The Olympia School District is in negotiations to purchase the nearly 53,000-square-foot building occupied by The Olympian, officials confirmed Monday.
The School District wants to move its central administration, now housed at the Knox Administrative Center with Avanti High School, to the building at 111 Bethel St. NE, Olympia. Avanti would remain at Knox.
“The district is just beginning these negotiations and still has a long way to go before the (School) Board would vote on finalizing the purchase,” spokeswoman Rebecca Japhet said Monday. “If the purchase does come together, it will be a top priority to seek a smooth transition with the current tenants and ensure they have time to adjust and get settled in another location.”
A dollar amount was not released.
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The Olympian has been headquartered on Bethel since 1972. The building was purchased a few years ago by the McClatchy Pension Fund.
“We weren’t seeking a buyer,” said Olympian executive editor Dusti Demarest. “But if it meets our needs, and the school district’s needs, it seems like a win-win.”
The two-story building, which once housed more than 200 workers, was expanded in the late 1990s.
“We were worried at that time that we’d have enough room for everyone,” Demarest recalled.
But with the contracting newspaper business and the purchase by McClatchy Corp. in 2006, which resulted in some of the paper’s operations being moved to Tacoma, the facility is now much too large for the current staff, Demarest said.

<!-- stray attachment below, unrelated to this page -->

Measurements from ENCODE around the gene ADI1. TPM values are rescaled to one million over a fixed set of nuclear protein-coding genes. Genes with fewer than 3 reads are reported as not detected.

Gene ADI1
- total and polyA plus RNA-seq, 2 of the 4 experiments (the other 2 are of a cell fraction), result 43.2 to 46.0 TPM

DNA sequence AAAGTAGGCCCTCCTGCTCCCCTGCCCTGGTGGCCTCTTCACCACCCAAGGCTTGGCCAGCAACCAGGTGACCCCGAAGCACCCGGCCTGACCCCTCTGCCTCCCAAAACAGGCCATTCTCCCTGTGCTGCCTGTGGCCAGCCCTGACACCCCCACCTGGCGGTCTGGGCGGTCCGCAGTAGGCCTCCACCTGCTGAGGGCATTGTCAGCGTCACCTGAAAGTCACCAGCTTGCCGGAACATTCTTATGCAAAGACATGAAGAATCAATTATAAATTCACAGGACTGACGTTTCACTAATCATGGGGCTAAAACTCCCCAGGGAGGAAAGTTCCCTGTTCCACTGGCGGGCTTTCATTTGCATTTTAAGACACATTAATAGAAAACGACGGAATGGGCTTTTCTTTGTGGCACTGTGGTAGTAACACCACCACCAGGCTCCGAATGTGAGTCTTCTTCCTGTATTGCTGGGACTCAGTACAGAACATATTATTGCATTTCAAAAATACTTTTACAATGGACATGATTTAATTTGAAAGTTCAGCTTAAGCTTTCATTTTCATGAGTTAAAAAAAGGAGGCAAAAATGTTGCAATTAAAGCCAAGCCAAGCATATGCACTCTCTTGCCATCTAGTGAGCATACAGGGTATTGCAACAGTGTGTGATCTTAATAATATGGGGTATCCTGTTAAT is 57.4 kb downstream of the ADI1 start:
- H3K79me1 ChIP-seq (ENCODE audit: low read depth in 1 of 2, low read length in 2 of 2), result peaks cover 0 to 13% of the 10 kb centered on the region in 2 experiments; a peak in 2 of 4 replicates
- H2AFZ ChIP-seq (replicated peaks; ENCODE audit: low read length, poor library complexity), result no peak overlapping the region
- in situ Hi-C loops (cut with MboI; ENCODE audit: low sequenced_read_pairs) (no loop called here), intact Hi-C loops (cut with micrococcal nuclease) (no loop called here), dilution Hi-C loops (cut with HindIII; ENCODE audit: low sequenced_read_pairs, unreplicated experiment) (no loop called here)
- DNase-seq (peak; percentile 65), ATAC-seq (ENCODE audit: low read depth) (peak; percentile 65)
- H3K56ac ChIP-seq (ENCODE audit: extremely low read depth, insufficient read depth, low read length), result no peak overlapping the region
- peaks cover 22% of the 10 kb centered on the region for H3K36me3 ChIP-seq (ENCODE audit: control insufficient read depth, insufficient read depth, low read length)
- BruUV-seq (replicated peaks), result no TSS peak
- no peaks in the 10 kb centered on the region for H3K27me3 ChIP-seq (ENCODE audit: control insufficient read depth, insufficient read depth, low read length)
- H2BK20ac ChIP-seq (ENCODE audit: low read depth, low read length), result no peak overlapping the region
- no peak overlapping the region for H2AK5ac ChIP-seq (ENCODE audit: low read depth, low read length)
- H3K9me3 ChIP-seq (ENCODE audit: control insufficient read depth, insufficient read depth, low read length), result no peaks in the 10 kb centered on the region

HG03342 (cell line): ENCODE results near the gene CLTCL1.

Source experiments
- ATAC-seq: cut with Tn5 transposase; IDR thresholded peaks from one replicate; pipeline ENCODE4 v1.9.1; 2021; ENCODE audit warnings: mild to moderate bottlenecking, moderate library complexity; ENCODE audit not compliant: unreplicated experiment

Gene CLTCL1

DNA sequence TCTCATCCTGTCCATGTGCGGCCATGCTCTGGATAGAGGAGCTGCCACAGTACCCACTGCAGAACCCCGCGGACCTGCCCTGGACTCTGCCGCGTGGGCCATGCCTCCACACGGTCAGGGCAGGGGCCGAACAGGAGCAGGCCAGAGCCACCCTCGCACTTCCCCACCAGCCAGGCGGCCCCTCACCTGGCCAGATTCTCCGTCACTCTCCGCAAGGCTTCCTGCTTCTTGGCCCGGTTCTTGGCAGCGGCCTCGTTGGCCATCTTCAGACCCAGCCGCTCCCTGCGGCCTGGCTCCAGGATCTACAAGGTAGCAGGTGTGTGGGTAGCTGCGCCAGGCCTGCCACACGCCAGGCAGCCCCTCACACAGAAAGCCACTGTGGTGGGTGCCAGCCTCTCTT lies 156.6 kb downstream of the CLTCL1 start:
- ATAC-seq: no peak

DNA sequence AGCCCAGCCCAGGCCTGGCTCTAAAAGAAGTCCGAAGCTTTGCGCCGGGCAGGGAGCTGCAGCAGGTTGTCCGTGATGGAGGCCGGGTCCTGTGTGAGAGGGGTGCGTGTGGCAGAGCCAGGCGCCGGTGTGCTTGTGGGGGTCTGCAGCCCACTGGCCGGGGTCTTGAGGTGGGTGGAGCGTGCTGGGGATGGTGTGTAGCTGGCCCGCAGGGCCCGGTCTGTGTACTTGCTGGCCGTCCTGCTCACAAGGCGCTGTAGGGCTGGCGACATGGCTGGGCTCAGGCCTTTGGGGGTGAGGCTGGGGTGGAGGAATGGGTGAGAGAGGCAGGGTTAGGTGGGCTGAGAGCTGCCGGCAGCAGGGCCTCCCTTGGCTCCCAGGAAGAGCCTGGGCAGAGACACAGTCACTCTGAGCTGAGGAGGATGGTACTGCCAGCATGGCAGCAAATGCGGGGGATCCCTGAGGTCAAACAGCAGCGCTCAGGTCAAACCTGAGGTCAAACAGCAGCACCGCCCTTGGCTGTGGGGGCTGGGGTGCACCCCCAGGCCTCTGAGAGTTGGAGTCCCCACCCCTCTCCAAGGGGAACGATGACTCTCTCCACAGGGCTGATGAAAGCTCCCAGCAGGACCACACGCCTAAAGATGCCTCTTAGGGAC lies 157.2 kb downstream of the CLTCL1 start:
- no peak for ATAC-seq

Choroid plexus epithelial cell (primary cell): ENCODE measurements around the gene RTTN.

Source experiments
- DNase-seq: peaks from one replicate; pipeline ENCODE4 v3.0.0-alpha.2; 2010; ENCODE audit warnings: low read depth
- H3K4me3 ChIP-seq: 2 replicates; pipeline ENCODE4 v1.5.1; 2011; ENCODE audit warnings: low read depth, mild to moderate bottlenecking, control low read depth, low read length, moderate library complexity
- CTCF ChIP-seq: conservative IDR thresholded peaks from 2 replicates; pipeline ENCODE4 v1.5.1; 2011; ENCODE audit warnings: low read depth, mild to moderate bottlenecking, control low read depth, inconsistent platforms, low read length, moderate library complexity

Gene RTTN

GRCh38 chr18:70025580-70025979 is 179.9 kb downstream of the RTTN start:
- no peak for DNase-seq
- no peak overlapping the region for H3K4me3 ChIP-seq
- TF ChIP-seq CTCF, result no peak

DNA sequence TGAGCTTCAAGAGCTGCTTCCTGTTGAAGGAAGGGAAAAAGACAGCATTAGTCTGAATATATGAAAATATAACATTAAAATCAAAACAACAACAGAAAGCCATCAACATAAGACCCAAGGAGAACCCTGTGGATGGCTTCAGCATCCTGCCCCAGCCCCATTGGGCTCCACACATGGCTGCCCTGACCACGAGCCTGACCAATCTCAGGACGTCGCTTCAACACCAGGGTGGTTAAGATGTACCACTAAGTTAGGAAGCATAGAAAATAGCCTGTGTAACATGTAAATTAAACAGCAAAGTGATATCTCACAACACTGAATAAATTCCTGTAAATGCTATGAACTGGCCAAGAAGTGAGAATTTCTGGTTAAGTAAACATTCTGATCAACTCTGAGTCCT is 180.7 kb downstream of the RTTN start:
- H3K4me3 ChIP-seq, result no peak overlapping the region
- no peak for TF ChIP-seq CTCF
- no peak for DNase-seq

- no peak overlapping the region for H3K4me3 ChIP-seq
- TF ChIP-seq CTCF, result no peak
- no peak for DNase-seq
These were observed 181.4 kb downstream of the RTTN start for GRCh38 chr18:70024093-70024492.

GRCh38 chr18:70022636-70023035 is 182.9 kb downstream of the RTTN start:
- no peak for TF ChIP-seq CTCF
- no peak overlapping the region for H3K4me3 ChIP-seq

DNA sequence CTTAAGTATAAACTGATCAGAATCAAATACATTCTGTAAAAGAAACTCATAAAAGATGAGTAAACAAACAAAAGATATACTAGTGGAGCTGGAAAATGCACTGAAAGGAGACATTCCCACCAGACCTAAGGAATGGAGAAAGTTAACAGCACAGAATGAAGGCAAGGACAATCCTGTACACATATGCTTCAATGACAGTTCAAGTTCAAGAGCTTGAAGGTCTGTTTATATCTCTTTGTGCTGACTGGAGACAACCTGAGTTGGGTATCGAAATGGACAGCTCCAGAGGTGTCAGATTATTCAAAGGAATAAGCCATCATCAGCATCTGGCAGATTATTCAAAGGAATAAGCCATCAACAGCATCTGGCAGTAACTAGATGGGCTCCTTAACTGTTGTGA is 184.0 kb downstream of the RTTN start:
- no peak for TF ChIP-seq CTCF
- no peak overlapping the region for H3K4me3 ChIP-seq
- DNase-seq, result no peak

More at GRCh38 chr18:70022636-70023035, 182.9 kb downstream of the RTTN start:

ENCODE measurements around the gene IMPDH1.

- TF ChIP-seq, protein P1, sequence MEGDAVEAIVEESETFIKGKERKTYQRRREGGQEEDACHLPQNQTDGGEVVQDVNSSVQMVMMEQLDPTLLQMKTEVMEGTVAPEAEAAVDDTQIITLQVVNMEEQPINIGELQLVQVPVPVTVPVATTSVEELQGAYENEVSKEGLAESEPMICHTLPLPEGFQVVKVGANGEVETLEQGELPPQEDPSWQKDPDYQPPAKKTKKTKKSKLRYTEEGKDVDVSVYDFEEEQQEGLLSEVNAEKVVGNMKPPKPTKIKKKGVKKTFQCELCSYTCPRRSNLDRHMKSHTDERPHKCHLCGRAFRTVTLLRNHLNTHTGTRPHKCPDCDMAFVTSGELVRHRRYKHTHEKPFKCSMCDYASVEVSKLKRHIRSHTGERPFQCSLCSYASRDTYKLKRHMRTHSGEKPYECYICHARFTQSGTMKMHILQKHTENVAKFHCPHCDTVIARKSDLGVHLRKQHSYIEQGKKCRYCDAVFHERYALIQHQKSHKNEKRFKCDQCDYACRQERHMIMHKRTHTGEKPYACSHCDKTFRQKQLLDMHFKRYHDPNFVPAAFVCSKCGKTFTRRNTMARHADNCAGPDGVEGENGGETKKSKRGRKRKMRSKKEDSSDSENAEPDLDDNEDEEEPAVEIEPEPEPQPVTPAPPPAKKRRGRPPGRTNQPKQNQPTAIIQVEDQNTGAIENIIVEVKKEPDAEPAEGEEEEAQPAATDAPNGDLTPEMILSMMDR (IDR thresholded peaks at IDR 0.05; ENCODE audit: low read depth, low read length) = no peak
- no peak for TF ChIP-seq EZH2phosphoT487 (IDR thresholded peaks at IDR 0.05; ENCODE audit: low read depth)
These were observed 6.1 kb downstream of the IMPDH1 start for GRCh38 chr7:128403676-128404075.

In 2012, a citizens committee recommended that the School District relocate its headquarters so that Avanti High School, which shares space with administrative offices in the Knox Building, can expand, Japhet said.
“Rather than build an expensive new administrative facility, the district is proposing to purchase The Olympian building and move its administrative functions into an already existing space,” she said. “This would give Avanti the space it needs to grow, make the best use of taxpayer funds, and provide a central location for district administrative functions, including teacher training spaces.”
If the sale goes through, The Olympian will move its staff to a different location, Demarest said. She noted that a return to downtown Olympia — where the paper has been located at least twice — is possible.
“Our plan is to be, if anything, more accessible,” Demarest said. “We’re a little bit out of the way up here on the hill.”